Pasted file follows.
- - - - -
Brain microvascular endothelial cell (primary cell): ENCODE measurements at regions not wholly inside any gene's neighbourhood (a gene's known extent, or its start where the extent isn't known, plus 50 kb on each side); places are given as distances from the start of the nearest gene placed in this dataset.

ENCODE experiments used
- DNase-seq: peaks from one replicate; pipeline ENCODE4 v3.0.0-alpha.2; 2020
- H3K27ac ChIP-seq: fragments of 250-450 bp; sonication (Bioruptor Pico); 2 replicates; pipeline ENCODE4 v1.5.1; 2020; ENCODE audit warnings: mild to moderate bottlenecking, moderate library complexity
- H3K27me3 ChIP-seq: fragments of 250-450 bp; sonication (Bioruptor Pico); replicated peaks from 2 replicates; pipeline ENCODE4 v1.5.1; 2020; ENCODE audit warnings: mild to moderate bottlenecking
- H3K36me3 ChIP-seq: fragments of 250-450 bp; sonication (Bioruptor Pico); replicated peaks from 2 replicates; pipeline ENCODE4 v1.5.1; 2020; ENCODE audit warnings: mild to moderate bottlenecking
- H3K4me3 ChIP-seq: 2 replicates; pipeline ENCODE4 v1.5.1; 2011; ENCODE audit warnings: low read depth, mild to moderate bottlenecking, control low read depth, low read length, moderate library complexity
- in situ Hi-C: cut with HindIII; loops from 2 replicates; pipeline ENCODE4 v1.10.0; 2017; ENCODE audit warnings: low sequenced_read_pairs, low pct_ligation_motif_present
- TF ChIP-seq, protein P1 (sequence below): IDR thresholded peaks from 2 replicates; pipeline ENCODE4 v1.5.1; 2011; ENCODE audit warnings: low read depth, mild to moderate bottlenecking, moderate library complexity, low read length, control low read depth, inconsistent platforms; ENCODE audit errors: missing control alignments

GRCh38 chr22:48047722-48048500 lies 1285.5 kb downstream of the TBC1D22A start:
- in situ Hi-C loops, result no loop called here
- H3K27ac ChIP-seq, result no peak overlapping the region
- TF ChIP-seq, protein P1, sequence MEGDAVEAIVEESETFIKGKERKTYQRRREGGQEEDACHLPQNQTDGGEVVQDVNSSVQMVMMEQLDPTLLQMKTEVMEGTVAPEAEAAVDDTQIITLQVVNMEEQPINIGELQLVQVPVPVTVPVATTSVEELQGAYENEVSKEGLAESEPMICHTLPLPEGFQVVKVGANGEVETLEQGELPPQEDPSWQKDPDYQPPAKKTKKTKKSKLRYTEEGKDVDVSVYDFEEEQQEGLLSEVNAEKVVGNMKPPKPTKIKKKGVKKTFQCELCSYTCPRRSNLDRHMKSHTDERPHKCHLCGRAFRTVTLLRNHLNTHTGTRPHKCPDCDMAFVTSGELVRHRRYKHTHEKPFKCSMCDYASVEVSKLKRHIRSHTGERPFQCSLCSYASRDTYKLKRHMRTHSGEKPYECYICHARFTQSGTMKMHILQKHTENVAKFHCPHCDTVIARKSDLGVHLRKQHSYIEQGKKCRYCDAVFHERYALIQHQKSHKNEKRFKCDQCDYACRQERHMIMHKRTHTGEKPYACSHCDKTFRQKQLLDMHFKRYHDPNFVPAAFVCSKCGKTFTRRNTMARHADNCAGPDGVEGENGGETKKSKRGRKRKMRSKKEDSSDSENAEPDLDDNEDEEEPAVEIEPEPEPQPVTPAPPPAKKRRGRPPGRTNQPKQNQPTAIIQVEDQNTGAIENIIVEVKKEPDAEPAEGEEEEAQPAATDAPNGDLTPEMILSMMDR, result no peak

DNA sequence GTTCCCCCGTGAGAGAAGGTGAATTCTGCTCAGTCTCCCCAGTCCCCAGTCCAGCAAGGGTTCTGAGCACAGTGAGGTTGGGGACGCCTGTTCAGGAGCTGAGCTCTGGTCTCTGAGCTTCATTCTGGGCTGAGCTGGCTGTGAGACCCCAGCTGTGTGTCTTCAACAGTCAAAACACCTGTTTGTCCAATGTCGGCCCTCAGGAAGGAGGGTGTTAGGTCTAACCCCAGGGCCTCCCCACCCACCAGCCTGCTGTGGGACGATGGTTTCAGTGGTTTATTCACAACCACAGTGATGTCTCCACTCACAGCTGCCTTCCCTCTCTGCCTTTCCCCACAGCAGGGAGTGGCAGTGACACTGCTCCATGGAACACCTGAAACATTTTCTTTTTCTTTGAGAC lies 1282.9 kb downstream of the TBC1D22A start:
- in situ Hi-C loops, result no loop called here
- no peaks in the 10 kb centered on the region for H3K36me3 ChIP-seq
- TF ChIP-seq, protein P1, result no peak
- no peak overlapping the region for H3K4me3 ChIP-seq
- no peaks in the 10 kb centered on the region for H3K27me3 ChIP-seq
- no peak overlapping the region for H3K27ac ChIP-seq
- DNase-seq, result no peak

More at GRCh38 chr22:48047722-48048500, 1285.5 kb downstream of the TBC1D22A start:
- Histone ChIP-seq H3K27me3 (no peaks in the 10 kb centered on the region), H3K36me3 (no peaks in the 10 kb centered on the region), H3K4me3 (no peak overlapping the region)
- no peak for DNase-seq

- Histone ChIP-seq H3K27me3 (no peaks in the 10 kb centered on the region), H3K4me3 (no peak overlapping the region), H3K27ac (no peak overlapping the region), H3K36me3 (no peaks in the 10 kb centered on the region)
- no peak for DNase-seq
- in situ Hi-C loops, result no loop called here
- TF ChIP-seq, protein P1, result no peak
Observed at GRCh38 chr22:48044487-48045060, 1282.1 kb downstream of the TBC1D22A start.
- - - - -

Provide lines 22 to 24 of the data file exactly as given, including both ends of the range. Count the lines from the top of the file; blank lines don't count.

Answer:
More at GRCh38 chr22:48047722-48048500, 1285.5 kb downstream of the TBC1D22A start:
- Histone ChIP-seq H3K27me3 (no peaks in the 10 kb centered on the region), H3K36me3 (no peaks in the 10 kb centered on the region), H3K4me3 (no peak overlapping the region)
- no peak for DNase-seq